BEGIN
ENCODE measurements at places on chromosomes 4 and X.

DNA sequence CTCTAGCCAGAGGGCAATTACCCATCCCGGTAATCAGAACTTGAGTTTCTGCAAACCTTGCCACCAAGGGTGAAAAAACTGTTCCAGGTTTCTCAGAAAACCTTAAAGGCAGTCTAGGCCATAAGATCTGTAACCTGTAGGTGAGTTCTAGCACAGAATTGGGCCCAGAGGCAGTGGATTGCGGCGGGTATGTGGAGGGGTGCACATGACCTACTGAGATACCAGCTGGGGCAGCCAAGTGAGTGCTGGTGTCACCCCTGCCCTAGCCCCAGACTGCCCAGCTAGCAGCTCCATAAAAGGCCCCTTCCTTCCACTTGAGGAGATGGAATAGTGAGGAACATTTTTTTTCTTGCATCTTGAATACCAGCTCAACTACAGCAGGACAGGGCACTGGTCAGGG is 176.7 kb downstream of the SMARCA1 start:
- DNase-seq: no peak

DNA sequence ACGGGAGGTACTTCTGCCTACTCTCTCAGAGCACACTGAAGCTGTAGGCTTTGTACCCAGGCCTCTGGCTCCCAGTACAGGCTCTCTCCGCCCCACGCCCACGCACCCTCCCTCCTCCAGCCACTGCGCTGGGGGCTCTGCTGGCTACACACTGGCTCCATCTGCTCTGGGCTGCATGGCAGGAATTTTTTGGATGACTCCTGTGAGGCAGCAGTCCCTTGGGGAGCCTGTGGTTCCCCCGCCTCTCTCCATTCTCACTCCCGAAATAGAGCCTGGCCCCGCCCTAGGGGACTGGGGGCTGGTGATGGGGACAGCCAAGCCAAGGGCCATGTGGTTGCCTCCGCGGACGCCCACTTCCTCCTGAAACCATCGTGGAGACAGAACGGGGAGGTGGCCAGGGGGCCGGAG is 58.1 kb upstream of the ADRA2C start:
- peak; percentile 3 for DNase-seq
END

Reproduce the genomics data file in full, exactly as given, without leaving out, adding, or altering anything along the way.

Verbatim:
ENCODE measurements at places on chromosomes 4 and X.

DNA sequence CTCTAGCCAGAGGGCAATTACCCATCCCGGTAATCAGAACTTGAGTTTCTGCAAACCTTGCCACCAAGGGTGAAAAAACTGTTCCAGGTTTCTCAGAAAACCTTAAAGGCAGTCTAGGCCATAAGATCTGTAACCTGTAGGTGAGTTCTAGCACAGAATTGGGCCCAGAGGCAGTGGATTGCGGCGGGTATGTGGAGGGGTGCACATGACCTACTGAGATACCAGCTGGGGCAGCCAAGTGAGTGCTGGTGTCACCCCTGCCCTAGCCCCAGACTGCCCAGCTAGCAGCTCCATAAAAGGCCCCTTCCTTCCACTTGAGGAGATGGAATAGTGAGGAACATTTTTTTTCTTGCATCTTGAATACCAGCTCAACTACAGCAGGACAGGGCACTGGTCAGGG is 176.7 kb downstream of the SMARCA1 start:
- DNase-seq: no peak

DNA sequence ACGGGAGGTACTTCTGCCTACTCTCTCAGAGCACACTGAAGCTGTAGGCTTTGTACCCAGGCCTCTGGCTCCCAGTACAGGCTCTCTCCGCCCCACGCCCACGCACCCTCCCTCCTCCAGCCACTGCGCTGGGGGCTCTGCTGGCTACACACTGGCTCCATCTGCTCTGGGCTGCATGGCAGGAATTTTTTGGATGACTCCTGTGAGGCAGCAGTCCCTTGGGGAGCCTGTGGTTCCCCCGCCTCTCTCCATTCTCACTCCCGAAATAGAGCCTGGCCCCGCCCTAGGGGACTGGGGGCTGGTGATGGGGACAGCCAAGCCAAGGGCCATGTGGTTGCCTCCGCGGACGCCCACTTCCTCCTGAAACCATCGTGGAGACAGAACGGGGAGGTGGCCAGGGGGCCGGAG is 58.1 kb upstream of the ADRA2C start:
- peak; percentile 3 for DNase-seq